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"I definitely think it was unfair and suspicious": Supporters, GOP lawmakers rally behind Trump amid FBI search

GOP defends Trump after Mar-a-Lago FBI search
GOP, supporters defend Trump after Mar-a-Lago FBI search 03:20

Former President Donald Trump's supporters are rallying to his defense and deepening their suspicions after FBI agents searched Trump's Palm Beach home, Mar-a-Lago, on Monday. The Justice Department has yet to explain the evidentiary basis for the raid or what laws may have been broken — and some Trump supporters are filling that vacuum of information with rage and loyalty. 

After news of the search spread on Monday, supporters surrounded the estate with banners supporting Trump. 

"It's an invasion of a president's property and his life and it cannot stand," Trump supporter Joseph Korff said. 

Some Trump loyalists told CBS News that they see a system out of balance, with multiple investigations of Trump and less emphasis on investigating suspected wrongdoing by Democrats. 

"I definitely think it was unfair and suspicious," Trump supporter Janine Kotocavage said. 

Lindsey Halligan, a Florida-based attorney for the former president, was among two of Trump's lawyers who were at Mar-a-Lago during the search. She told CBS News that the FBI targeted three rooms: Trump's bedroom, his office and a storage room.  

Sources told CBS News that the FBI took boxes and documents from Mar-a-Lago in connection to a Justice Department investigation of claims by the National Archives that it found 15 boxes of records including classified material at Mar-a-Lago earlier this year.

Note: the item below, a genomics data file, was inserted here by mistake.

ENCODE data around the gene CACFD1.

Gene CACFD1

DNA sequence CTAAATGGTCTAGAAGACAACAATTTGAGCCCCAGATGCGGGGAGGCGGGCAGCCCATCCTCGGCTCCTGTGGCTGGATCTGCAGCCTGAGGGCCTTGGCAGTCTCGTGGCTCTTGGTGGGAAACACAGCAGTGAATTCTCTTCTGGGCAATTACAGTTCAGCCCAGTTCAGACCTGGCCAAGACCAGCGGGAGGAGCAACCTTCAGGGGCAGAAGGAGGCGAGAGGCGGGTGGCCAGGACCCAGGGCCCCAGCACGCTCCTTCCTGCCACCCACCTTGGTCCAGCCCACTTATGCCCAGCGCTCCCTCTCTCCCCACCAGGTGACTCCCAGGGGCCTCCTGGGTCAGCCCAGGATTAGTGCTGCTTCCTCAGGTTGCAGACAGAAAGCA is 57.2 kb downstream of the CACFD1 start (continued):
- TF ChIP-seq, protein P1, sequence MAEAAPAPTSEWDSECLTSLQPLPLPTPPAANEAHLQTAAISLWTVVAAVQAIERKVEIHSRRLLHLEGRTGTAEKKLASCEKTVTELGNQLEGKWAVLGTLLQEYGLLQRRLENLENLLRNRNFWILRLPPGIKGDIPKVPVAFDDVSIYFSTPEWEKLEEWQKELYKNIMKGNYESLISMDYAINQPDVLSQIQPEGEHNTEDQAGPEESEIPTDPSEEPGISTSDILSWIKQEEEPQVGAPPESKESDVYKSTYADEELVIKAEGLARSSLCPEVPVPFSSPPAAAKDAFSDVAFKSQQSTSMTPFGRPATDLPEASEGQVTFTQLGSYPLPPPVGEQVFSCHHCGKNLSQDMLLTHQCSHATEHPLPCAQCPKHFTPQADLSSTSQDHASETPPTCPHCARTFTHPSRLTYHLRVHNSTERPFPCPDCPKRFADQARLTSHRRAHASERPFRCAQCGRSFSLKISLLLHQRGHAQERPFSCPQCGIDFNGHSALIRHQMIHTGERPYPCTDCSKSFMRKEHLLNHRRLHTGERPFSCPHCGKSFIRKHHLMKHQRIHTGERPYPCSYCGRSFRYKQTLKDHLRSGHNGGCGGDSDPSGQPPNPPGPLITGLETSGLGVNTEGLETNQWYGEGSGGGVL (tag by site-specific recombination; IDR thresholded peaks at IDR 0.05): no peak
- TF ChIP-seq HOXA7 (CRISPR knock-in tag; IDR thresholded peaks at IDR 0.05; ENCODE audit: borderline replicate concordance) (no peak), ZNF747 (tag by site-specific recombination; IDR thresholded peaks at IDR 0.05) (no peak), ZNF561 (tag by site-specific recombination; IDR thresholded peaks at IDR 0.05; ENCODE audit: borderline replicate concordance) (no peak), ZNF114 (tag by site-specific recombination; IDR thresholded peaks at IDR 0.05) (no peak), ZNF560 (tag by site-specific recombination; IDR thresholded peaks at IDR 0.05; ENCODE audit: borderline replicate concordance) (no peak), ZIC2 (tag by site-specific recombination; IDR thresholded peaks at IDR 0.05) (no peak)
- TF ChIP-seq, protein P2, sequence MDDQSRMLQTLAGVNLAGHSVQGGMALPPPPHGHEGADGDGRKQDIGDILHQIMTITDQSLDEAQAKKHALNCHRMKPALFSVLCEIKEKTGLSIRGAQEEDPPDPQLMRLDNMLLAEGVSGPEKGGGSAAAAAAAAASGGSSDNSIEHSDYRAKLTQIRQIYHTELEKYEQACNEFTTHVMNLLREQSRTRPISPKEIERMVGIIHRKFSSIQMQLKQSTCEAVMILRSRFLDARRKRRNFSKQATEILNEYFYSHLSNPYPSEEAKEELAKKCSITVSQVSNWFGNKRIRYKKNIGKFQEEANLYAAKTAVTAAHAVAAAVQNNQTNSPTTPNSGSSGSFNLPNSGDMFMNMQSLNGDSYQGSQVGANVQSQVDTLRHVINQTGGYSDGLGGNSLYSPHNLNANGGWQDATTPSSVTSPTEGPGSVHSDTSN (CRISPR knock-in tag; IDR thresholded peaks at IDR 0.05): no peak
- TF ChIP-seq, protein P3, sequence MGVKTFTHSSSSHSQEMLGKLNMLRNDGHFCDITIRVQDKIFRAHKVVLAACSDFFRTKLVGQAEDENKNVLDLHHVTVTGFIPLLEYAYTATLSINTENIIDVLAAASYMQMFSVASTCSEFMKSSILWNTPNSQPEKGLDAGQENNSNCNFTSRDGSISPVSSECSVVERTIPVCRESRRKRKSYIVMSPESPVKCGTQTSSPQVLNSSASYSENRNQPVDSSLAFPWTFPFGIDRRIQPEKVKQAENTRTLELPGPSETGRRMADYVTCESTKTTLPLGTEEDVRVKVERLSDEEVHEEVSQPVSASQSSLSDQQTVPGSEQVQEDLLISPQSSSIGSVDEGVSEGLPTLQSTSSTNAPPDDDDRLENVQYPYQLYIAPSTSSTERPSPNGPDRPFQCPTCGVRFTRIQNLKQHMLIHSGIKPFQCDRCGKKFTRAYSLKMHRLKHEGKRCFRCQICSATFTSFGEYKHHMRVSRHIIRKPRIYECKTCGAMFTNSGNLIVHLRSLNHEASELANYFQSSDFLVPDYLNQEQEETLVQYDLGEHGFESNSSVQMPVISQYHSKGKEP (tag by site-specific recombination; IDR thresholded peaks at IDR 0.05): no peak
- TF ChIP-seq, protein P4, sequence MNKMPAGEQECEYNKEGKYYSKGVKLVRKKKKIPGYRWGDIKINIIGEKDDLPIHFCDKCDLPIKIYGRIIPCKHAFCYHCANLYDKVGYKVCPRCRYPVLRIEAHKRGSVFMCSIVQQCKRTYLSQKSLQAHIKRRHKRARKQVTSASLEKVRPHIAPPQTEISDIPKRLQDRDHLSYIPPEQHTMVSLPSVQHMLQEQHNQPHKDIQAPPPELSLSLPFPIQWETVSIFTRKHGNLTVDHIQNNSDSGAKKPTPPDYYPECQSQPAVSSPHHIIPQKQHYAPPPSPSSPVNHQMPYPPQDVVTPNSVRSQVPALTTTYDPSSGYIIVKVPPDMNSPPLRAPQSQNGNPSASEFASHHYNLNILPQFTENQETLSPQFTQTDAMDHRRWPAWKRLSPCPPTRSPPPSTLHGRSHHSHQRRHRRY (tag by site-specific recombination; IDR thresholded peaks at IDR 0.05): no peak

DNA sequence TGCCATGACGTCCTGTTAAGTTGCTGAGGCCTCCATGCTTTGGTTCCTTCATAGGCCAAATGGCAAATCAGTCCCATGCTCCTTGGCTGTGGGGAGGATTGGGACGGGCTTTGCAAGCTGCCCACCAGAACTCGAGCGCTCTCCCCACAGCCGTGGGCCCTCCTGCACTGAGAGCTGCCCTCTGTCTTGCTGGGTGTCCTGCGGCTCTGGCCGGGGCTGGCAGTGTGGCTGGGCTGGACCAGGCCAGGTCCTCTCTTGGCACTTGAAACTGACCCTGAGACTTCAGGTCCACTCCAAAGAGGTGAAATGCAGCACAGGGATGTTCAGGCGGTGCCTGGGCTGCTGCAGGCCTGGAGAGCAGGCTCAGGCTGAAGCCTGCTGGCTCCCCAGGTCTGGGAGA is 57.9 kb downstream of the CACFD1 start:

Several Trump allies on Capitol Hill questioned the timing of the search and called for transparency. 

"This seems to be unnerving, dangerous, ill-advised and the country's divided enough so I think we need some answers," Senator Lindsey Graham of South Carolina said. 

The FBI action was the first search warrant carried out against a former president.  

U.S. officials told CBS News that approval for the search came from the highest levels of the Justice Department. 

Alberto Gonzales, who served under former President George W. Bush, told chief Washington correspondent Major Garrett that the process to get a search warrant on Trump's home would have required a lot of steps. 

"Prosecutors took an affidavit to a federal judge, presented information, described the location to be searched, probable cause, conditions, the kind of information that they believe they were going to uncover and the judge signed off on the warrant," Gonzales said. 

Gonzales said the stakes — legally and politically — for Attorney General Merrick Garland are enormous. House Minority Leader Kevin McCarthy has vowed to open investigations into the Justice Department if Republicans win control of the House in the November midterm elections.
"When I was the attorney general, I only signed off on one search warrant. That's how unusual it is for the attorney general to sign off on these searches," said Gonzales. 

White House Press Secretary Karine Jean-Pierre said during a briefing that President Biden was not aware of the search nor was he briefed on it.  

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